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Virtual Windows Server 2003 does not detect Host's 64-bit Architecture RRS feed

  • Question

  • I am setting up a new server and migrating some older services to it using Hyper-V.

    The physical machine is a DELL PowerEdge 2970, Dual Opteron Quad Core, 16GB Memory, and is running Win2K8R2 Standard (64-bit), Hyper-V Host

    The Client machine is running Win2K3R2 Standard (32-bit), and I've configured it with 4 virtual processors and 8GB RAM.

    The problem is that the Client only reports 4GB RAM, even though it also reports PAE enabled.

    According to http://msdn.microsoft.com/en-us/library/aa366778%28v=vs.85%29.aspx#physical_memory_limits_windows_server_2003,  Win2KR3 Standard (32-bit) running on an x64 machine with PAE enabled should be allowed to access up to 32GB RAM.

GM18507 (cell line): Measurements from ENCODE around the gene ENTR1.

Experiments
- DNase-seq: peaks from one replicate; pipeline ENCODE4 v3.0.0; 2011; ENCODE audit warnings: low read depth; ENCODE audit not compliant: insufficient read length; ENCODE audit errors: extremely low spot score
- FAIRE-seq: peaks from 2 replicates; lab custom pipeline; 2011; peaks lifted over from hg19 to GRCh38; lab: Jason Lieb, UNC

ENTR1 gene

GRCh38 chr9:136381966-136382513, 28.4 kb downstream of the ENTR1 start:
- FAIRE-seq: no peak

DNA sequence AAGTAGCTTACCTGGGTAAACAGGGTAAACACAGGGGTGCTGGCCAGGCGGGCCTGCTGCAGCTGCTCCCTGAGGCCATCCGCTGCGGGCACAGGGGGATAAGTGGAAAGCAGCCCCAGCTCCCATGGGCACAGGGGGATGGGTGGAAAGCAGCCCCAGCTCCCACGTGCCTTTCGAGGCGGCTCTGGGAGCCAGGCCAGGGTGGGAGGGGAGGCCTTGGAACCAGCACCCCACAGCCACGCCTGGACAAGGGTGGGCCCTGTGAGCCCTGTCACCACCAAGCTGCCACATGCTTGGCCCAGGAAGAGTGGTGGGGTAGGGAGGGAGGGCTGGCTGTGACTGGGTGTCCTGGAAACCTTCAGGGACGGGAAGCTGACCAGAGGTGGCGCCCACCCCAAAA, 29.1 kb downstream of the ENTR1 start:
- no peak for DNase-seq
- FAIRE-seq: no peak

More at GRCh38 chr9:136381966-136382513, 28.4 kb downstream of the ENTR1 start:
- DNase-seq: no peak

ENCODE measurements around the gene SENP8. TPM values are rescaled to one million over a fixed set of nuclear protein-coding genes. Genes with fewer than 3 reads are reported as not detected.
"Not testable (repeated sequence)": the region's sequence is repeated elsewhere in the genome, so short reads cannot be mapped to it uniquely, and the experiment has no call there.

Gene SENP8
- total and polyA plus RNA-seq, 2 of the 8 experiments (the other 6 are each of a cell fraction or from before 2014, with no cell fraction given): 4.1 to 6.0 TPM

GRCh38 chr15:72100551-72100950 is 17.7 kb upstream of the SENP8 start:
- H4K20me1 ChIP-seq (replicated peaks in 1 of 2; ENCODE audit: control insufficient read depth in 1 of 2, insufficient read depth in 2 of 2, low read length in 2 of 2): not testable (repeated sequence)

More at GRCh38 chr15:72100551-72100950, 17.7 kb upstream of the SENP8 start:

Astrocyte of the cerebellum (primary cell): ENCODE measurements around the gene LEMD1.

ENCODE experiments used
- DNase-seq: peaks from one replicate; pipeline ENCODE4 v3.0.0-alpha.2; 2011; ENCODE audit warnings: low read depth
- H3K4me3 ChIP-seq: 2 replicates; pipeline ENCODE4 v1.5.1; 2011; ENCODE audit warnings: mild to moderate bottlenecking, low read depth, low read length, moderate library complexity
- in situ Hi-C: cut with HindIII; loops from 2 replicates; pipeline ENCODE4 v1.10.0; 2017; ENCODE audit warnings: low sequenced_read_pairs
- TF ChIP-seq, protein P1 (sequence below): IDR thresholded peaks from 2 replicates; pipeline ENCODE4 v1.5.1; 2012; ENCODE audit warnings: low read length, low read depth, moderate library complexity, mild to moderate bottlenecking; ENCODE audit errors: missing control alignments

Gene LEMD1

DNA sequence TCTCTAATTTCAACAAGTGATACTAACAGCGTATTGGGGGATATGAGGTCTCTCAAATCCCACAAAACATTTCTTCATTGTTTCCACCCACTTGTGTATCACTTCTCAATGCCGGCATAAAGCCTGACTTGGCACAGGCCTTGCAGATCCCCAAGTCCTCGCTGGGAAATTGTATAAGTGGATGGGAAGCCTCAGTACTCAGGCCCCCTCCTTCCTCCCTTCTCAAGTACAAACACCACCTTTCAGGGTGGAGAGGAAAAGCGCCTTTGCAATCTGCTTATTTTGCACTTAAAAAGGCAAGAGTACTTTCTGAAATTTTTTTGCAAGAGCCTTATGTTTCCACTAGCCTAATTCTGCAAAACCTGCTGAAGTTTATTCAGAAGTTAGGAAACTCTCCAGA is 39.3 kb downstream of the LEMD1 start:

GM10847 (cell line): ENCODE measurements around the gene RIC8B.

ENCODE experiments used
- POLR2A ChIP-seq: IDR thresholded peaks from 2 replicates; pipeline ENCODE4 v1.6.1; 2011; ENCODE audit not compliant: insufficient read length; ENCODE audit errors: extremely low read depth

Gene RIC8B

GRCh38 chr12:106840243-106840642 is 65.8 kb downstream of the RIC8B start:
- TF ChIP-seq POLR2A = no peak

I have tried manually enabling PAE using the /PAE flag in boot.ini.

    I have searched the forums here for hyper-v and pae in various combinations with windows, server, 8GB, etc.

    The results I have found (>2 years old) mostly state that Win2K8R2 can is not licensed for more than 4GB. None of the posts ever makes a distinction between running on a 32 vs 64 bit architecture as made in the link above.

    Q1: Has anyone ever run Win2K8R2 on a 64 bit architecture in native mode and had access to more than 4GB Memoryy?

    I have found posts that describe virtualization, specifically how the Hyper-V host reports physical attributes to Windows, and how that may affect the Server Licensing algorithms. From these discussions, I am guessing that the Hyper-V host is not reporting to the Client that it is running on a 64 bit architecture, and so therefore the Client Windows2K8R2 may still be ignoring the extra memory due to licensing issues.

    Q2: Is there a hot fix to Hyper-V that updates how Hyper-V reports the virtual architecture to the Client machines?

    Q3: If anyone answered Q1 affirmatively, is there a hot fix to Win2K8R2 that is required to get it to recognize more memory on 64 bit architectures.

    What am I missing?

     

    Dave.

     

    Wednesday, March 30, 2011 5:08 PM